“Women, in particular, grow and nurture and reach out more if they are mentored,” Allen said. “Lucile was my political mentor.”
Reading was devoted to The Church of Jesus Christ of Latter-day Saints, serving in many positions including eight years on the Primary General Board and in the General Presidency of the Primary. She established funds to send missionaries to places around the world, and helped create a magazine dedicated to educating and enlightening children.
From its establishment in 1971, Reading worked as the managing editor of the church’s magazine, The Children’s Friend, where she continued her mission to enlighten, uplift and demonstrate her devotion to children.
Reading loved to read and write, and participated in many book clubs throughout her life. To help further the creation of children’s books, she created the Lucile C. Reading Scholarship for Students of Children’s Literature, awarded to English majors at Utah State University who want to become writers and teachers of juvenile literature.
Death is usually unexpected, but in Reading’s case, her passing shocked the community. Even at 72, she was still active, working as an editor and serving her third term as president of the Davis School District Board of Education. When she passed away in her sleep on March 22, 1982, she left behind a legacy that continues today.
At the time of her death, a new elementary school was being planned for Centerville. When it was named Lucile C. Reading Elementary, the community approved wholeheartedly.
“People just applauded that decision and embraced it,” Allen said, who served as president of the Davis School Board for six years after Reading’s death. “It was really a comfort to the community. It was a great honor to follow in her footsteps and I will always be grateful to her.”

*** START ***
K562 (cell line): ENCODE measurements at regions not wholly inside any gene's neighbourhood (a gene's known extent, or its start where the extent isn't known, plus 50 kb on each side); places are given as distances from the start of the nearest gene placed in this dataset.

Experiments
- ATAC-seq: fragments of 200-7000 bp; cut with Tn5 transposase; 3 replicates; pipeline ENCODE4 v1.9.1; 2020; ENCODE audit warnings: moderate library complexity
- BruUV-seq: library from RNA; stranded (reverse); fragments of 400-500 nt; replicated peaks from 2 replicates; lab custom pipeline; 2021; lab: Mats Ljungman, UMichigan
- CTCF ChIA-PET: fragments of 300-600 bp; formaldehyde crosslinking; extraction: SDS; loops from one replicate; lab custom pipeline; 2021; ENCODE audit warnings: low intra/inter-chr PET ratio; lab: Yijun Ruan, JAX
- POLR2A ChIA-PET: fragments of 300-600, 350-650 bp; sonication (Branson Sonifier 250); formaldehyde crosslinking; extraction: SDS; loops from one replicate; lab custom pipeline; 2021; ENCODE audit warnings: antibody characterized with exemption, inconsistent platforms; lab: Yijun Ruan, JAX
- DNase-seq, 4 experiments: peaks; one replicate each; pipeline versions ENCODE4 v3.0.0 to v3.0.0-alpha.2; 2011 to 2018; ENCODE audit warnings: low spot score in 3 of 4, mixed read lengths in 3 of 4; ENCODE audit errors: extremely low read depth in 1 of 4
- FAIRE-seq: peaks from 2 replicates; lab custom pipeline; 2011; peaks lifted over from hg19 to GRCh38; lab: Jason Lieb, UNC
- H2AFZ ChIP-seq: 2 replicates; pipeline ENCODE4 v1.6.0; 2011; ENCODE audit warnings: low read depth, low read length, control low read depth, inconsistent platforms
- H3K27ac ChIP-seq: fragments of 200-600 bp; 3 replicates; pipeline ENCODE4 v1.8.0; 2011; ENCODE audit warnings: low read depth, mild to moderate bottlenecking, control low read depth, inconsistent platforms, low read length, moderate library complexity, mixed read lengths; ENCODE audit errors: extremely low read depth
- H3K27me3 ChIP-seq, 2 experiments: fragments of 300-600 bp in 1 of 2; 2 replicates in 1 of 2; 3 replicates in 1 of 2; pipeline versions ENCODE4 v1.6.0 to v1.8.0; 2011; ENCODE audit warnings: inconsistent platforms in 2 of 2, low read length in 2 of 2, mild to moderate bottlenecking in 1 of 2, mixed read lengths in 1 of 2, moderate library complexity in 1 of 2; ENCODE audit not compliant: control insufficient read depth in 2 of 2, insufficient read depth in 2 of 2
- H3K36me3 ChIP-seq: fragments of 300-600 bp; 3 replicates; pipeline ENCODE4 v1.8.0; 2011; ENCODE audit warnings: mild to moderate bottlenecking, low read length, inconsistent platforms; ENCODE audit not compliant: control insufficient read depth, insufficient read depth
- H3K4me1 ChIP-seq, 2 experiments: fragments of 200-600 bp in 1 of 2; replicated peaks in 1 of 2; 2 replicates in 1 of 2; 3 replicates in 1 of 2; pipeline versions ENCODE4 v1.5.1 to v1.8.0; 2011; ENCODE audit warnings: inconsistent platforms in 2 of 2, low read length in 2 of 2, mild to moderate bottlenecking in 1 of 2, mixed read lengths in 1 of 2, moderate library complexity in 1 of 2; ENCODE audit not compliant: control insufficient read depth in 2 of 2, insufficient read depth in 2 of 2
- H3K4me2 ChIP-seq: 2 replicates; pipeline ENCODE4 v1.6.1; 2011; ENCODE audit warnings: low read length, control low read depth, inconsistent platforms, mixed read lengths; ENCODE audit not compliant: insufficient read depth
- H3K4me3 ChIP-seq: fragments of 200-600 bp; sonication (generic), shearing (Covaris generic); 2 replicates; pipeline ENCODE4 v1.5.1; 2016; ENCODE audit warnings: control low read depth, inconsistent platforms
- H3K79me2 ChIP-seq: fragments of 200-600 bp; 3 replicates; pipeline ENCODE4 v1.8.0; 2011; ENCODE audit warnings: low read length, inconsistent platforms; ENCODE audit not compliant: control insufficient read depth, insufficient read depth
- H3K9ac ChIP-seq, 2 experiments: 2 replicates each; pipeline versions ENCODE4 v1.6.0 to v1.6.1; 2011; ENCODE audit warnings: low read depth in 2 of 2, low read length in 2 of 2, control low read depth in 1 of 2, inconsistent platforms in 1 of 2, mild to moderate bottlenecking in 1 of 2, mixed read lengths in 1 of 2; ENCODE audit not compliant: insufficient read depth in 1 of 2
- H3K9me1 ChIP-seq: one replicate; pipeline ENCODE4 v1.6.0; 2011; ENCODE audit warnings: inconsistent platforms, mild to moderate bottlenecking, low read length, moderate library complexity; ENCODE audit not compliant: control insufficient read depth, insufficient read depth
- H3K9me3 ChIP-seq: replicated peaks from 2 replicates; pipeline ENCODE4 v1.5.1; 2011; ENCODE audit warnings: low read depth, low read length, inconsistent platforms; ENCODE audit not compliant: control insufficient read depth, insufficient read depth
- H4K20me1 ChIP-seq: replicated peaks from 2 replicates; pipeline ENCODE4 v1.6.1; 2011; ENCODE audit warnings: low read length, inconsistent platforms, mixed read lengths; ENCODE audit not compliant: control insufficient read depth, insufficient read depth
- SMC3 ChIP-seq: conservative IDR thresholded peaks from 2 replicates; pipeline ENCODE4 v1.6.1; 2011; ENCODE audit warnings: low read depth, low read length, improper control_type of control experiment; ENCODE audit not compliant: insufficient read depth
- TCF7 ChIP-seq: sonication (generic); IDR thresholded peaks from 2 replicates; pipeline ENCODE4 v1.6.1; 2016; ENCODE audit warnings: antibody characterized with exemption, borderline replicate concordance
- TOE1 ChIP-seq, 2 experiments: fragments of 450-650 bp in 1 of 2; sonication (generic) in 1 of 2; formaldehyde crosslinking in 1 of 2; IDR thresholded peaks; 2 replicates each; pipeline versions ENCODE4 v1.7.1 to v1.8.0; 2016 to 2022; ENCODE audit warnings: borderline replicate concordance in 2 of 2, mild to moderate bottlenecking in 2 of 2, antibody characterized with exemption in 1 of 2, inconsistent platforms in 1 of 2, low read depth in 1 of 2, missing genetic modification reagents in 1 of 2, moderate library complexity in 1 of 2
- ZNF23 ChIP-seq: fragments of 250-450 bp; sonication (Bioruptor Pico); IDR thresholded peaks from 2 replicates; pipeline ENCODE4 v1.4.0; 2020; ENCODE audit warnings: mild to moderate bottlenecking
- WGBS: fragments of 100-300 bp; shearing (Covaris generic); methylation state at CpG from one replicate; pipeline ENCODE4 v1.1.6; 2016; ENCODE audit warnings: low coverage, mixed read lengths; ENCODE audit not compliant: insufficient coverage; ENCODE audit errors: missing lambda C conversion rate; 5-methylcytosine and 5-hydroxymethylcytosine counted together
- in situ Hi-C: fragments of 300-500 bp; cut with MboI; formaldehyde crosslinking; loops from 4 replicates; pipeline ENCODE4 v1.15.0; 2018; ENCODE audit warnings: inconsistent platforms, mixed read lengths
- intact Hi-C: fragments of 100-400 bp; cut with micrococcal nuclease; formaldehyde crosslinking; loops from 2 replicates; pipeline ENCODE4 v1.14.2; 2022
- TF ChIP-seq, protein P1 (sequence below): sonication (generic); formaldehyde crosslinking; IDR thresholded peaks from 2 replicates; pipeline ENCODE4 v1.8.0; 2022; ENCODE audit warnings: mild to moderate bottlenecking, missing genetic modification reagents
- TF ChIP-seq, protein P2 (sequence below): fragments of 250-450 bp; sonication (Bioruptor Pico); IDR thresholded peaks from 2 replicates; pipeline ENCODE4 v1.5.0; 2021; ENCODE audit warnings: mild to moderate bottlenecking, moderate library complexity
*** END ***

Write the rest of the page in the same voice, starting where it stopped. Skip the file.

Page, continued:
Lucile C. Reading Elementary serves approximately 430 children each year and is known for high achieving students and outstanding educators. It’s as if her energy permeates the school, lending her spirit to the development of children who love to read, to write, to explore the world and to express themselves.
Reading Elementary Principal Scott Hughes said most people don’t always understand the heritage of the school. They just know the school is dedicated to creating exemplary students as tribute to an amazing woman.
“Our school’s namesake, Lucile C. Reading, was an amazing person,” Hughes said. “It is important to me that we carry on her legacy. The more I learn about her life, the more impressed I am. She was a trailblazer and a leader in the community . . . Beyond all of that, she was incredibly kind. In a world without enough kindness, we need more Luciles. She is a great role model for our students.”
Christine Wilcox, one of Reading’s six grandchildren, lives in the historic Reading home in Centerville. She said naming an elementary school after her grandmother is an apt tribute and one that will carry on her name for generations.
“She always said, ‘Reading is good for you.’ I think it’s really cool that a school is named after her. The legacy she left behind was that she loved learning. She always said you should be the best person you can.”